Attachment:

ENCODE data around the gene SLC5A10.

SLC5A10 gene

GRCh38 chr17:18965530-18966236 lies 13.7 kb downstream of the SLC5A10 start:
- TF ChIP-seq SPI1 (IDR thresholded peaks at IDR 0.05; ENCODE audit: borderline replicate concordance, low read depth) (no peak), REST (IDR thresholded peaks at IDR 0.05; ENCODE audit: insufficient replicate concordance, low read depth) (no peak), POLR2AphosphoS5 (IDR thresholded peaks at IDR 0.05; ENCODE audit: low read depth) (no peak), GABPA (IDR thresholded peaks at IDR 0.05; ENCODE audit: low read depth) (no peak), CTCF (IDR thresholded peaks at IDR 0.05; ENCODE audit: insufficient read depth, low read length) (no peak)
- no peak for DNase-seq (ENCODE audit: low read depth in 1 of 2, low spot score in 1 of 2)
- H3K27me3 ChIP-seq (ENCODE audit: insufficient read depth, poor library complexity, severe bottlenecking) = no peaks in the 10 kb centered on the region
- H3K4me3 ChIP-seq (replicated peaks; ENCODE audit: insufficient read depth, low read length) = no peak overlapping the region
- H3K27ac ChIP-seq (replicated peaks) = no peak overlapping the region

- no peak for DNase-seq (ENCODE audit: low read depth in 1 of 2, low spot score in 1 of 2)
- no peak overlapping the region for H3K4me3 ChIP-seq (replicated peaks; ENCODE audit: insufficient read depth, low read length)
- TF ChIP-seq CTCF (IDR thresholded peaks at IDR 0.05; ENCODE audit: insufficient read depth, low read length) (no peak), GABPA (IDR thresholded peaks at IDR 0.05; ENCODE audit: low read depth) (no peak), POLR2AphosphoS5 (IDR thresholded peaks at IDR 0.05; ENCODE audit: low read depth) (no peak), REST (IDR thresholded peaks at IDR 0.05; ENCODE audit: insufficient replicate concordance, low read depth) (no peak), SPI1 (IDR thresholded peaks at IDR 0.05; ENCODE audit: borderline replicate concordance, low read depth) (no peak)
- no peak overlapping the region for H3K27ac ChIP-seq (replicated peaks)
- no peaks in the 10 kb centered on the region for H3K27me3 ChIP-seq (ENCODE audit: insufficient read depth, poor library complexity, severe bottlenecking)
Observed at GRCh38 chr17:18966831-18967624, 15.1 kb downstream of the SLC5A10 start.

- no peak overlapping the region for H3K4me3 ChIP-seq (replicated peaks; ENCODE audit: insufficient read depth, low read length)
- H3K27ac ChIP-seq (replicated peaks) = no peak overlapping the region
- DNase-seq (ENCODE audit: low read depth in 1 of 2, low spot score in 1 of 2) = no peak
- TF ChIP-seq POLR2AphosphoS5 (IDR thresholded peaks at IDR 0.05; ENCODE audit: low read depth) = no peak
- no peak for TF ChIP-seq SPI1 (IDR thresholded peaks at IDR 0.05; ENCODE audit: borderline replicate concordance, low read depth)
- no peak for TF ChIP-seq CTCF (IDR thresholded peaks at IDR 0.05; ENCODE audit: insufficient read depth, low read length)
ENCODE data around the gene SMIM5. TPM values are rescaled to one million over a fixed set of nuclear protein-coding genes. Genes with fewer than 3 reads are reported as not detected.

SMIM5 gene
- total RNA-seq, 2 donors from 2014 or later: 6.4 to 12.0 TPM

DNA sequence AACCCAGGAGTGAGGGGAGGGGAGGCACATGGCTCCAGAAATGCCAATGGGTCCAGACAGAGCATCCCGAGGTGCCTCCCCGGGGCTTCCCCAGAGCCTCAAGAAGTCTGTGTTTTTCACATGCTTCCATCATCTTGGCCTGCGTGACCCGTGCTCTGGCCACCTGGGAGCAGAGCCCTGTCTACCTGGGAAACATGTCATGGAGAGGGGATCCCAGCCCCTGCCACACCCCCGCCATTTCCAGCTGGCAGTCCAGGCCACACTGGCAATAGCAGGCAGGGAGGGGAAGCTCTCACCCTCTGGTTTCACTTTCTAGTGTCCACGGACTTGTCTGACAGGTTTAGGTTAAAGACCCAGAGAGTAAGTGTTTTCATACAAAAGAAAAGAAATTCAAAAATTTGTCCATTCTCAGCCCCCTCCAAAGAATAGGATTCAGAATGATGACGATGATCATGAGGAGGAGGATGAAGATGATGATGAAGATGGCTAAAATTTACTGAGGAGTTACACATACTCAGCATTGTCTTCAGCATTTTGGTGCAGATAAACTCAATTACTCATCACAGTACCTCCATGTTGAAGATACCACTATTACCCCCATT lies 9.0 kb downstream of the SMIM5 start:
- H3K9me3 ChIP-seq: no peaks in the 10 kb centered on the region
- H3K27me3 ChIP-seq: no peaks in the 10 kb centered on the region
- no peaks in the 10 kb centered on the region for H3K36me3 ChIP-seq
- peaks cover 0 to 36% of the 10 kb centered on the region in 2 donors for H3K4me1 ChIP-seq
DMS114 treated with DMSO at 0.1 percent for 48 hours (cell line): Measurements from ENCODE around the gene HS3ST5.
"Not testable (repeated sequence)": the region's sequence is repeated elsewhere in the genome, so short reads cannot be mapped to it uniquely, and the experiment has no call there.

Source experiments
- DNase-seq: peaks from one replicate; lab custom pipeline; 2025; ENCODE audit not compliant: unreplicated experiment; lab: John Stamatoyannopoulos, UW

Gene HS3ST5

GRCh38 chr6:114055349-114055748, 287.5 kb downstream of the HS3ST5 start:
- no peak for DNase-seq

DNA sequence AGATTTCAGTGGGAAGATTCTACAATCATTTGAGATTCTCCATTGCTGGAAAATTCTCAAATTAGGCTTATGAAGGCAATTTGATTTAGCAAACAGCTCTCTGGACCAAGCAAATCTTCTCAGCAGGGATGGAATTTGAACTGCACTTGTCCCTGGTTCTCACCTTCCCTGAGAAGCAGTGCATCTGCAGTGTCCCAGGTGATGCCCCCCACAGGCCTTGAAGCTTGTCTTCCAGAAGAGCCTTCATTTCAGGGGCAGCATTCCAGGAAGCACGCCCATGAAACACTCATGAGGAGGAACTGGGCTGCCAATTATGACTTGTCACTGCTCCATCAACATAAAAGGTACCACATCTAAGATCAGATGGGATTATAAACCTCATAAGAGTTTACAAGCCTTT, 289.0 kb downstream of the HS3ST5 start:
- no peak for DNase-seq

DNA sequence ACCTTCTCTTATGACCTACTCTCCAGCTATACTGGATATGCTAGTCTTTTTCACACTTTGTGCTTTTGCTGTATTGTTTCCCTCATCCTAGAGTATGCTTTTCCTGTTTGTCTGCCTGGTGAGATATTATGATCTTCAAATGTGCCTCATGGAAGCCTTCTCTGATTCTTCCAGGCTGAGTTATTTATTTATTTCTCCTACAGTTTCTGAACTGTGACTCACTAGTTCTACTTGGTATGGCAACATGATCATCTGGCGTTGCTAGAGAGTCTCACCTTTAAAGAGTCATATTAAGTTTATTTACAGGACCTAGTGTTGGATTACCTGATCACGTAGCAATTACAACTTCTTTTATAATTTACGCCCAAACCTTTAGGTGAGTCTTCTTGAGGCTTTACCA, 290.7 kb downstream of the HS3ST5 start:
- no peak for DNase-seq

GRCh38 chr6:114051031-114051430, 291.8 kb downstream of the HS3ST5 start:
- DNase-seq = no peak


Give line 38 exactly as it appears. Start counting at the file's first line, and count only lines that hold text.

DNA sequence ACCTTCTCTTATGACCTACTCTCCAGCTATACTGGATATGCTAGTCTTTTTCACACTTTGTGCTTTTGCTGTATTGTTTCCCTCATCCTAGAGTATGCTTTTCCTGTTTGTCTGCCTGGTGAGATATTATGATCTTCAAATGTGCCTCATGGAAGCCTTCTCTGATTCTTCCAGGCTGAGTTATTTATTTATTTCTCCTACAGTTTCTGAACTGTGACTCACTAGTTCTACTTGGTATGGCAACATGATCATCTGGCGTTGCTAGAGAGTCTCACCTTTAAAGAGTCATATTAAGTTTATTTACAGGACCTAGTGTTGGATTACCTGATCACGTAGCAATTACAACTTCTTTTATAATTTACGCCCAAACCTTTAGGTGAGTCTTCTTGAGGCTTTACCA, 290.7 kb downstream of the HS3ST5 start: